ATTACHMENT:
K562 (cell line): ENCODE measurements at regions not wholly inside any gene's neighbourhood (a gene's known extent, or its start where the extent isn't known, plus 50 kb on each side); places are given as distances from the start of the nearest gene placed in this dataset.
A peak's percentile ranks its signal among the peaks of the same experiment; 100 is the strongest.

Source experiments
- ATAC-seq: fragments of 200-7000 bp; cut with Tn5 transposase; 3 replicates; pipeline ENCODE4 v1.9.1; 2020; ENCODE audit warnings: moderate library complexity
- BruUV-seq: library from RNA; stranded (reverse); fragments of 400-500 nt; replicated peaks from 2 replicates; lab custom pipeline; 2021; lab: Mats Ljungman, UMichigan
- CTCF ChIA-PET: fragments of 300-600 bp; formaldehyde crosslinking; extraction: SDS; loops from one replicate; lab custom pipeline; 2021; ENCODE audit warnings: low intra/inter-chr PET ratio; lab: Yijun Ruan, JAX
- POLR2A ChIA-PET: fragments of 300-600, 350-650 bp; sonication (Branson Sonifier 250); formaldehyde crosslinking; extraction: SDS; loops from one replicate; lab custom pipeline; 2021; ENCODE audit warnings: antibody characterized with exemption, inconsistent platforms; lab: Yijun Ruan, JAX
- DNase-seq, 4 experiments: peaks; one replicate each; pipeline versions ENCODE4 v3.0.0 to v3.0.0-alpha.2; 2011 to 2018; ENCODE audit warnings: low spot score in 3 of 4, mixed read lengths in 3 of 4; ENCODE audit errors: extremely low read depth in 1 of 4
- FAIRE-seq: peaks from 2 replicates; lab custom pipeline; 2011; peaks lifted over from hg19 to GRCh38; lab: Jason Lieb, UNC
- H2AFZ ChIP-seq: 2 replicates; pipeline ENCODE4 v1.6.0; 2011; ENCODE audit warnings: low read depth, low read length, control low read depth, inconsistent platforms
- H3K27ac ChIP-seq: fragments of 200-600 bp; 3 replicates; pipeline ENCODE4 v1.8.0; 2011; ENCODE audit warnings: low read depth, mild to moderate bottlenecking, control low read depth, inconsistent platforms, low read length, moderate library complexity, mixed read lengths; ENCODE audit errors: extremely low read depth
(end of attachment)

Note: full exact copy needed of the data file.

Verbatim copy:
K562 (cell line): ENCODE measurements at regions not wholly inside any gene's neighbourhood (a gene's known extent, or its start where the extent isn't known, plus 50 kb on each side); places are given as distances from the start of the nearest gene placed in this dataset.
A peak's percentile ranks its signal among the peaks of the same experiment; 100 is the strongest.

Source experiments
- ATAC-seq: fragments of 200-7000 bp; cut with Tn5 transposase; 3 replicates; pipeline ENCODE4 v1.9.1; 2020; ENCODE audit warnings: moderate library complexity
- BruUV-seq: library from RNA; stranded (reverse); fragments of 400-500 nt; replicated peaks from 2 replicates; lab custom pipeline; 2021; lab: Mats Ljungman, UMichigan
- CTCF ChIA-PET: fragments of 300-600 bp; formaldehyde crosslinking; extraction: SDS; loops from one replicate; lab custom pipeline; 2021; ENCODE audit warnings: low intra/inter-chr PET ratio; lab: Yijun Ruan, JAX
- POLR2A ChIA-PET: fragments of 300-600, 350-650 bp; sonication (Branson Sonifier 250); formaldehyde crosslinking; extraction: SDS; loops from one replicate; lab custom pipeline; 2021; ENCODE audit warnings: antibody characterized with exemption, inconsistent platforms; lab: Yijun Ruan, JAX
- DNase-seq, 4 experiments: peaks; one replicate each; pipeline versions ENCODE4 v3.0.0 to v3.0.0-alpha.2; 2011 to 2018; ENCODE audit warnings: low spot score in 3 of 4, mixed read lengths in 3 of 4; ENCODE audit errors: extremely low read depth in 1 of 4
- FAIRE-seq: peaks from 2 replicates; lab custom pipeline; 2011; peaks lifted over from hg19 to GRCh38; lab: Jason Lieb, UNC
- H2AFZ ChIP-seq: 2 replicates; pipeline ENCODE4 v1.6.0; 2011; ENCODE audit warnings: low read depth, low read length, control low read depth, inconsistent platforms
- H3K27ac ChIP-seq: fragments of 200-600 bp; 3 replicates; pipeline ENCODE4 v1.8.0; 2011; ENCODE audit warnings: low read depth, mild to moderate bottlenecking, control low read depth, inconsistent platforms, low read length, moderate library complexity, mixed read lengths; ENCODE audit errors: extremely low read depth